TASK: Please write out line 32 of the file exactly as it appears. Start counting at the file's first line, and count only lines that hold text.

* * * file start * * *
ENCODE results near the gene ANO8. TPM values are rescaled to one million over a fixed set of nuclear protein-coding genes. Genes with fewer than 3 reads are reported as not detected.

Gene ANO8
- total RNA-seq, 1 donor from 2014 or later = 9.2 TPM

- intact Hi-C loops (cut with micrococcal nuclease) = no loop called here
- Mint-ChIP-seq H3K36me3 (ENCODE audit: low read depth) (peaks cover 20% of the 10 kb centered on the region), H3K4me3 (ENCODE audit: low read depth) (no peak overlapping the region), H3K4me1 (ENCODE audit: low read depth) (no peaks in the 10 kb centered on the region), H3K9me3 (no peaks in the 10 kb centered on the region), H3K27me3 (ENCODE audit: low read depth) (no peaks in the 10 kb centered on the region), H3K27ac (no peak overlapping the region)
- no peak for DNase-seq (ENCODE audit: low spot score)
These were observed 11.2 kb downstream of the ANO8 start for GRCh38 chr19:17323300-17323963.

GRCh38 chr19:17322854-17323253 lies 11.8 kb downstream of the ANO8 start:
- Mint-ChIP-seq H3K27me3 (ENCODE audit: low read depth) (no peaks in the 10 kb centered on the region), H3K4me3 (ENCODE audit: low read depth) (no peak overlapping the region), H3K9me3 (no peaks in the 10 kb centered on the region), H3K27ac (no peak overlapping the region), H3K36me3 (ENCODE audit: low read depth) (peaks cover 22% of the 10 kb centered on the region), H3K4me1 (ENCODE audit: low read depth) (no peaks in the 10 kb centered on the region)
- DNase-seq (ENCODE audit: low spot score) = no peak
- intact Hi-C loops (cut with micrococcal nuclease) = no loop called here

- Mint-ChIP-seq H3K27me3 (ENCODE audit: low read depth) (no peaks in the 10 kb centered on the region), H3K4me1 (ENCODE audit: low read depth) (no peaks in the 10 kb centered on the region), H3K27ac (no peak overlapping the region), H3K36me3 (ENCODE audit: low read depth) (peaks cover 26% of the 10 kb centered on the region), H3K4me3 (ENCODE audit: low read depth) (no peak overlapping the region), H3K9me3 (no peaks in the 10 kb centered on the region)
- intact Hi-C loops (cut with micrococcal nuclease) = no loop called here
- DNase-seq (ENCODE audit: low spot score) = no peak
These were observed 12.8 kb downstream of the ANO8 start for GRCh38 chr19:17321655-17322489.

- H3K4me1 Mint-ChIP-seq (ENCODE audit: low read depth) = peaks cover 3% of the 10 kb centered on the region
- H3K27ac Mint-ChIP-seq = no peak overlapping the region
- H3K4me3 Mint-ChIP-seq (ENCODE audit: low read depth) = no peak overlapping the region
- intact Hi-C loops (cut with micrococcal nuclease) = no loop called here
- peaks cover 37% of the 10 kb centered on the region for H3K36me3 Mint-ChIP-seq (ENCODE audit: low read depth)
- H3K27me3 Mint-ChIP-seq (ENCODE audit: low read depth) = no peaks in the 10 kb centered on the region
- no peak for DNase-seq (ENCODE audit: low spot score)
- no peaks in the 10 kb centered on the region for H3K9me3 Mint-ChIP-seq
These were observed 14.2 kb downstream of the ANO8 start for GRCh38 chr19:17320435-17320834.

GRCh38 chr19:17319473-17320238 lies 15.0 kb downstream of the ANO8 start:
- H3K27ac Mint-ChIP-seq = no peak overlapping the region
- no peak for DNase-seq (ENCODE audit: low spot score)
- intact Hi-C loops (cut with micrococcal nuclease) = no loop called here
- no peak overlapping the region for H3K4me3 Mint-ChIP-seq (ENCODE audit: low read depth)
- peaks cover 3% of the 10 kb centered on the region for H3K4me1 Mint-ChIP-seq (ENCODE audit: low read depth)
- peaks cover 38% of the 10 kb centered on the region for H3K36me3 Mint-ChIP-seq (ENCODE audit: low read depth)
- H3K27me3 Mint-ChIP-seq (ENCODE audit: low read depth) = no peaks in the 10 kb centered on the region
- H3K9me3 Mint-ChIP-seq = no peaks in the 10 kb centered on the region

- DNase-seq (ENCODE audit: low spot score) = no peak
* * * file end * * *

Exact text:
- H3K27me3 Mint-ChIP-seq (ENCODE audit: low read depth) = no peaks in the 10 kb centered on the region